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J Adolesc Health. 2003 Jun;32(6):428-35.

Fat-sugar see-saw in school lunches: impact of a low fat intervention.

Author information

  • 1Tufts University Schools of Medicine and Nutrition Science and Policy, and Frances Stern Nutrition Center, New England Medical Center, 750 Washington Street, Box 783, Boston, Massachusetts 02111, USA. Jdwyer1@lifespan.org

Abstract

PURPOSE:

To determine the long-term effects of a low fat intervention on sugar content in school lunches

METHODS:

We calculated contributions of total sugars, 6 specific sugars, and selected nutrients in National School Lunch Program meals served in 56 former intervention, 20 randomly selected control schools that had participated 3 years before in a low fat intervention, and 12 additional schools from neighboring school districts that had never been exposed to the intervention, whose goal was the lowering of total fat to under 30% of calories and saturated fat to under 10% calories. Analysis of variance adjusted for region was used to compare treatment groups. Pearson partial correlations controlling for the effects of region and treatment group were used to assess the strength of sugar and fat relationships.

RESULTS:

Three years after the low fat intervention, former intervention, control and unexposed schools lunches were similar in mean total sugars (25% of calories), and "added" sugars (e.g. sucrose, glucose, galactose, and maltose) at 15% of calories; and differed only in their lactose content. As percent of calories from fat or saturated fat in lunches decreased, that from sugars increased. Lunches that met reduced saturated fat goals were significantly higher than those not meeting goals in percent of calories from sugars both in meals as offered (27.6 +/- 0.3% vs. 26.2 +/- 0.3 SE p =.004) and as served (26.5 +/- 0.4 vs. 23.9 +/- 0.4 p =.009). Lunches meeting reduced total fat goals were significantly higher only in percent of calories from sugars as served. Seventy-five percent of total sugar in lunches offered was from chocolate milk, fruit/fruit juices, and white milk. More "added" sugar came from high micronutrient foods, such as fruit, fruit juices, and chocolate milk than from desserts and entrees.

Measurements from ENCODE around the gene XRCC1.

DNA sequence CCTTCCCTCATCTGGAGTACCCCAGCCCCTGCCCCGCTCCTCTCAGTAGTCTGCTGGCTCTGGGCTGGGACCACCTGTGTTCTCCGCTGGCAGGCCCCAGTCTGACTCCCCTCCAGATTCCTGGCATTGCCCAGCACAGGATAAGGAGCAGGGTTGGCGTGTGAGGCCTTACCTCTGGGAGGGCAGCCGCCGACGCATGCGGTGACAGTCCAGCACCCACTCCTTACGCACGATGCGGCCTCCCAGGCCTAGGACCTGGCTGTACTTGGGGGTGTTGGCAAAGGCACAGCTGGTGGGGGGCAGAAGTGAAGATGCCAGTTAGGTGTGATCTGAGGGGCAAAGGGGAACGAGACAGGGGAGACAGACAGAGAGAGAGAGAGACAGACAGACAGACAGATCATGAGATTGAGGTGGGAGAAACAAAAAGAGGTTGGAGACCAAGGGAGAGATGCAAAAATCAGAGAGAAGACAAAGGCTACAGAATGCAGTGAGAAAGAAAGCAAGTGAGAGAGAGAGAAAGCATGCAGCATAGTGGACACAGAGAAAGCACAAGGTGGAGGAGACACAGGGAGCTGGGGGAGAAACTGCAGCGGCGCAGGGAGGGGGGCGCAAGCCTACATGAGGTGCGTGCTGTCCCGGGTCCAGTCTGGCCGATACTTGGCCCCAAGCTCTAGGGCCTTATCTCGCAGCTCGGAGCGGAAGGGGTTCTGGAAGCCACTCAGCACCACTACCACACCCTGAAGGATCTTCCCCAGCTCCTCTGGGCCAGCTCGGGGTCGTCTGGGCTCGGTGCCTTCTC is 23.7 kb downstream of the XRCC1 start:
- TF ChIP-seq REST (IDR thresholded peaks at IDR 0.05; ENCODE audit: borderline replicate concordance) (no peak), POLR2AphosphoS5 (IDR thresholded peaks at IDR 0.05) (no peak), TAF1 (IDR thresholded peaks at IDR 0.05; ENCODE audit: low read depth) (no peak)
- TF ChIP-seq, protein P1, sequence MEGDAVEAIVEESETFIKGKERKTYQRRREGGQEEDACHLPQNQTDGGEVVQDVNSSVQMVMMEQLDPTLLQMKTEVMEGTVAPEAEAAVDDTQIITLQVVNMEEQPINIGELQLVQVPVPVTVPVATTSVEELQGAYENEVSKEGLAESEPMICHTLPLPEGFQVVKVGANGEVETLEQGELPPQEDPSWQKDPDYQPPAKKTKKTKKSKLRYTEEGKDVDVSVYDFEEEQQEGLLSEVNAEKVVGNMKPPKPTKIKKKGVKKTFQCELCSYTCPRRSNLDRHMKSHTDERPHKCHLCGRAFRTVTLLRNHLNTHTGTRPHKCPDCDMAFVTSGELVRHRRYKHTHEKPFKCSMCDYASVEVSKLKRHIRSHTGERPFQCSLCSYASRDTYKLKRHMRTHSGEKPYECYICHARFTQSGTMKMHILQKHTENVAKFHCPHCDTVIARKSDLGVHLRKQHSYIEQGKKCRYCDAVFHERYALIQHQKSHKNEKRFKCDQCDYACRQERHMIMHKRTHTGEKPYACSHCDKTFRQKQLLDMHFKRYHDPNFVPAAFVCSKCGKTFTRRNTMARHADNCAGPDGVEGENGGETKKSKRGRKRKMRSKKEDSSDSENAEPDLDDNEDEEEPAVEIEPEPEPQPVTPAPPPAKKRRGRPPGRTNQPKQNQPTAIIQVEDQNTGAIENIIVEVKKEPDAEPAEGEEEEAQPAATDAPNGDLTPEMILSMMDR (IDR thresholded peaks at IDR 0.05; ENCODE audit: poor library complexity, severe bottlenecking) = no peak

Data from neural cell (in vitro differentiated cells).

CONCLUSIONS:

The existence of a fat-sugar "see-saw" makes it important to emphasize substitutions of fat and saturated fat with starches and fiber in school lunches.

PMID:
12782454
[PubMed - indexed for MEDLINE]
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